So, now that I’ve decided to self-publish my books for adults (as opposed to my children’s books, which I’m going to continue to publish traditionally), it’s time to look more closely at the different options available.
The Olden Days…
Cast your mind back just five or six years, and the self-publishing side of publishing was an entirely different beast. It was a stagnant pond littered with the corpses of wannabe authors, who had fallen vicitm to the money-grabbing sharks lurking below the… ah, forget it. You get the idea. People who wanted to self publish usually wrote a book, then paid a company a lot of money to print a few hundred or few thousand copies. They then tried to sell those copies with varying levels of success.
Some, like children’s author Mark Robson, did a fantastic job of it, which led to a traditional publishing deals and a career writing children’s book. Most who tried, though, just ended up with a lot of books in their garage, a crippling personal debt, and a few broken dreams.
The Kindle Revolution…
All that changed when Amazon introduced their Kindle ebook reader, and opened the floodgates for anyone to self-publish content for it. Suddenly, all the barriers which had previously prevented people becoming published authors were removed. You no longer had to find an agent, get interest from an editor, or even write anything remotely good. You could just chuck out any old shit, and the ebook early adopters would probably buy it, because there wasn’t a whole lot else for them to choose from.
Traditional publishers were slow to jump about the good ship Kindle, and so those early enterprising self-publishers were able to make some money very quickly, without necessarily expending much effort. It was a real golden era for the self-publishing entrepreneurs, but a pretty grim one for anyone hoping to find a decent ebook to read.
The Revolution Evolution. Or something.
Fast forward to today, and things have changed quite a lot. It’s rare these days for a traditional publisher to put out a print book without a Kindle version to accompany it. While Kindle remains the most popular ebook reader, there’s now a lot more competition from iBooks, Nook, Kobo and others, and Kindle is no longer the only game in town.
Amazon has tweaked its payment rates, introduced Kindle Unlimited lending, and brought in a number of other changes which tend to focus more on the reader’s experience over the author’s (and rightly so, I think). Despite that, it still remains probably the single easiest way of an author to self-publish their book, and to potentially earn money from it.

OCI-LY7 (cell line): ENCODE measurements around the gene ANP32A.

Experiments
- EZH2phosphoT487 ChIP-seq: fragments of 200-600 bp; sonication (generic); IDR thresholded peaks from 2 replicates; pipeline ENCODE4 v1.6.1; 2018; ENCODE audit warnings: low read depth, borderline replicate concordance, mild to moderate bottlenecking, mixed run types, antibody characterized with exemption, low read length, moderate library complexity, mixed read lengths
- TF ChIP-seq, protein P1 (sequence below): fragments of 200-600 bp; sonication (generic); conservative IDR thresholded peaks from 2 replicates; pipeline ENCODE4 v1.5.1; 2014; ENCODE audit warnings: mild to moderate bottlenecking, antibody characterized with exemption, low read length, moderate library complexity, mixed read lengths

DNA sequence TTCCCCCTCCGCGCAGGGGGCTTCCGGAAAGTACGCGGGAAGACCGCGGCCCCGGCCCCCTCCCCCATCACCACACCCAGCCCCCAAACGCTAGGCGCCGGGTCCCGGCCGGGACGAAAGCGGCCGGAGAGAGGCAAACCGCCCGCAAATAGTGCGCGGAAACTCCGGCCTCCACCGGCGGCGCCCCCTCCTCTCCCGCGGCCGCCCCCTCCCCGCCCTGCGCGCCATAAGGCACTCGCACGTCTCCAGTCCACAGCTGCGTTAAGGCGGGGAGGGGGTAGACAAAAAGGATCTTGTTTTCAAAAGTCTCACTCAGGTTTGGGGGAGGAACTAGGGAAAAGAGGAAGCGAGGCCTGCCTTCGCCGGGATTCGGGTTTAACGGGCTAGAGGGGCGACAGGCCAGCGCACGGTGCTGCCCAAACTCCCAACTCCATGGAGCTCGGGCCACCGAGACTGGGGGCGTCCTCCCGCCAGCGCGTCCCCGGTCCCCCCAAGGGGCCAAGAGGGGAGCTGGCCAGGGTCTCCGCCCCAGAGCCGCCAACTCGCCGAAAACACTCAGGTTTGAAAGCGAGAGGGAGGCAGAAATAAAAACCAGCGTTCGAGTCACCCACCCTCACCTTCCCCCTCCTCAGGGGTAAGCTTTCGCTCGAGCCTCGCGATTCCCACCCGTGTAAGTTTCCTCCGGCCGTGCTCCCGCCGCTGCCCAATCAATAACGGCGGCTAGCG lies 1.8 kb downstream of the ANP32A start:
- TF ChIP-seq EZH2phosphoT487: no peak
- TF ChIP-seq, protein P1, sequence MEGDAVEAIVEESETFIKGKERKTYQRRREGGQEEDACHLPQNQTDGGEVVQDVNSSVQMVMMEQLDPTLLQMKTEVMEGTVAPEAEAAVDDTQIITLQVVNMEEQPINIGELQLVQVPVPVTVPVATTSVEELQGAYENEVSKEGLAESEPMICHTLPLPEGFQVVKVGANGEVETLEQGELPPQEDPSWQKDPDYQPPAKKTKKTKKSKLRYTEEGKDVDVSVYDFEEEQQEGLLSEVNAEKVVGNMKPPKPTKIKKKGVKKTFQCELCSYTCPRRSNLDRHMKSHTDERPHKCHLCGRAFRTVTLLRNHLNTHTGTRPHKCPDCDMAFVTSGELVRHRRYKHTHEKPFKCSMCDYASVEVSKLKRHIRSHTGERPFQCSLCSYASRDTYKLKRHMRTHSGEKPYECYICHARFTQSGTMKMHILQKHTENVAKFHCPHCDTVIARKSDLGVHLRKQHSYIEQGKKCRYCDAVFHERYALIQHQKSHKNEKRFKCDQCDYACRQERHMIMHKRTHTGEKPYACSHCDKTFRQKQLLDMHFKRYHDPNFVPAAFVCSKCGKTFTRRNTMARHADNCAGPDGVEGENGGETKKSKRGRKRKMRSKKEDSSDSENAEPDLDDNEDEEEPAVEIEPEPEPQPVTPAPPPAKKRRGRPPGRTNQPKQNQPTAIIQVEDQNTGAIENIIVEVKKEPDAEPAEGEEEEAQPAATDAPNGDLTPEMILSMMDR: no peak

As well as making it easy to publish, Amazon makes it easy to promote your books with free giveaways and limited time price reductions. You can only do this, though, on the understanding that your ebook is exclusive to Kindle, and not available to buy from any of those competitors mentioned above.
You can sell print versions of your book anywhere you like, but then I’ve already mentioned how expensive they can be (although we’ll talk about Print on Demand in a later post). If you want to use Amazon’s promotional tools, though, then the electronic-version of your book has to remain exclusive to them for 90 days. After that, if you want to use those tools again, you have to continue to grant them exclusivity.
While it may seem mad to only publish on Kindle when there are so many other options, evidence suggests that Kindle sales tend to eclipse all other sales outlets put together – hardly surprising when last year Kindle sold 74% of all the ebooks sold in the United States.
So What’s an Author to do…?
For me, the two big questions I still have to answer are:
- Will I publish both in print and digitally?
- Will my ebook be exclusive to Amazon, or available via other outlets?
In answer to the first question, I think I’m going to stick to digital only for the moment, much as it pains me. I’ve always loved print books, and rarely read ebook fiction myself (although any non-fiction I read is almost exclusively digital), and the idea of my work not being available in print depresses me a bit. Still, it feels like an unnecessary complication at the moment, and the time and effort it takes to format the book for print, source the best printer/print on demand service, and all that other stuff could be better spent marketing my ebook output. To begin with, at least. A few months down the road, I’ll probably look at printing in some more detail.
On the question of whether I’ll keep my ebooks exclusive to Amazon, though… I have no idea. My instinct is to spread the love across a number of different ebook platforms, but then I lose access to Amazon’s marketing tools, and (I think) am excluded from the Kindle Unlimited lending programme, which can potentially be more lucrative than actual sales.
Right now, I’m leaning towards being exclusive to Amazon for the first 90 days, then opening things up to other ebook readers, but I’m by no means fixed on that.
What do you think? Are you already self-publishing? I’d love to hear how and where you’re publishing. Leave a comment down below!